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Alternative Medicine - Definitions

by Vivienne Bradshaw-Black(more info)

listed in alternative medicine, originally published in issue 14 - August 1996

Orthodox medicine, which sees mind and body as separate entities, is based on Pasteur’s germ theory which has resulted in the £ multi-billion pharmaceutical industry which funds and controls modern medicine.

(In short – we are the random victims of external microbes and are dependent upon healing via external intervention – drugs, invasive techniques, surgery etc.)

Alternative medicine describes treatments which are not orthodox (main stream medicine). It is based on Bechamp’s polymorphism and terrain theories which acknowledges and works with the body’s own built-in healing mechanisms.

(In short – we are responsible for our health,  a cause and effect relationship.)

Wholistic [holistic] medicine addresses the individual whole person and not fragmented parts such as liver, bones, heart etc. Well people are seen as integrated, interactive whole entities on all planes. By its nature all holistic medicine is alternative (to orthodox) but not all alternative medicine is holistic.

(In short – holistic medicine has a different premise to orthodox, alternative or complementary medicine although some alternative medicine can have a holistic basis for its use.)

Complementary medicine is complementary to something else – usually orthodox treatment. Being complementary to orthodox, it comes from the alternatives and is the nearest to a foot in both camps of alternative and orthodox.


Complementary medicine is usually isolated alternative therapy/s in addition to orthodox treatment and is no threat to pharmaceutical profits or orthodox status quo and is generally tolerated. (If the patient wants it, it can’t do any harm.)

Alternative medicine tends to be drastically opposite to orthodox medicine and in some areas cannot be compatible with it. For example, this type of health care, using its own diagnosis and treatment, could be involved with tissue detoxification (e.g. of dental materials, drugs, vaccines, pesticides, chemicals), and with nutritional and metabolic restoration.

Whether practised by doctors or independently trained practitioners, this type of health care has met the wrath of the drug, dental and food processing industries. Orthodox medicine, dentistry and the food processing industries are BIG business (hundreds of billions of £s annually) and anything which would dent profits (and subsequent government revenue) is not tolerated lightly.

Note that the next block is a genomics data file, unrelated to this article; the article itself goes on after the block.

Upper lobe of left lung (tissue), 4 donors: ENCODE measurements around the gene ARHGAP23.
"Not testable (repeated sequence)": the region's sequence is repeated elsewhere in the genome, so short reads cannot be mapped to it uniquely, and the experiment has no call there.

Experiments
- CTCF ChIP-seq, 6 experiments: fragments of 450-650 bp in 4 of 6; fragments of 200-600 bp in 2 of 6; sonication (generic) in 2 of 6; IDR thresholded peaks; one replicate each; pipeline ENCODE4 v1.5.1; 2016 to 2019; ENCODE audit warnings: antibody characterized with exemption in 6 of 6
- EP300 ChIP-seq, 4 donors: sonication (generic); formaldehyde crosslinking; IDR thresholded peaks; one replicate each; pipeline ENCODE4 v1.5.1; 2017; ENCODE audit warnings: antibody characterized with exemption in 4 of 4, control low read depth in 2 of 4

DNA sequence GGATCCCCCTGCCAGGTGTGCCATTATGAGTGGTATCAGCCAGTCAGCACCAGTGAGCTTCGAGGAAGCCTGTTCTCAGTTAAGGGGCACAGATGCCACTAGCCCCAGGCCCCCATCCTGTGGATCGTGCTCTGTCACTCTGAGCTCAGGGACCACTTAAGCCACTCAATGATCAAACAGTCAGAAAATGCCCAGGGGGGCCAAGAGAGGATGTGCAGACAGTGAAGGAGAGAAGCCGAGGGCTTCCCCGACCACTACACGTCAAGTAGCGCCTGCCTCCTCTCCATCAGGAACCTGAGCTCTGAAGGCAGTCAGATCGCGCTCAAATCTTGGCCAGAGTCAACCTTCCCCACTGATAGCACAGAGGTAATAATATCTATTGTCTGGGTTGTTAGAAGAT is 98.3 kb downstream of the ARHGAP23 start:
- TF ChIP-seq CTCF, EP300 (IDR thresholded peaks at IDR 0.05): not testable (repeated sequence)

This in no way imputes motives of individuals, especially practitioners, many of whom are sincere and caring. However, many of these same individuals have had to go private in order to practice the type of medicine and dentistry that THEY see fit to practice. The history of how modern medicine got into this state makes very interesting reading.

Many have written books to make known their concerns:

BETRAYAL OF TRUST – Dr. Vernon Coleman.
RACKETEERING IN MEDICINE (Suppression of Alternatives) – Dr. James P. Carter
and many, many more.

This is not a knock at orthodoxy. The purpose of this talk is an explanation of alternative medicine which cannot make sense without a background. Information is all individuals need to make their own judgements. Information and not judgement is the purpose of this talk but information must be factual to be beneficial.

Because of the attempts to eradicate alternative medicine, much misinformation and ridicule has been aimed at the alternative health sector. It has had its enemies within, too, with defragmentation and the weird and whacky. The average person in the street has had little contact with the results of real alternative medicine and is sadly lacking in exposure to accurate information as far as health and sickness goes. This is slowly changing with a more open climate in the press and television. (However, the press and broadcasting companies can be, and have been, legally bound by the Department of Health [orthodoxy] on health matters!!) This scenario is international and the same in Britain, the United States, Australia, Europe etc.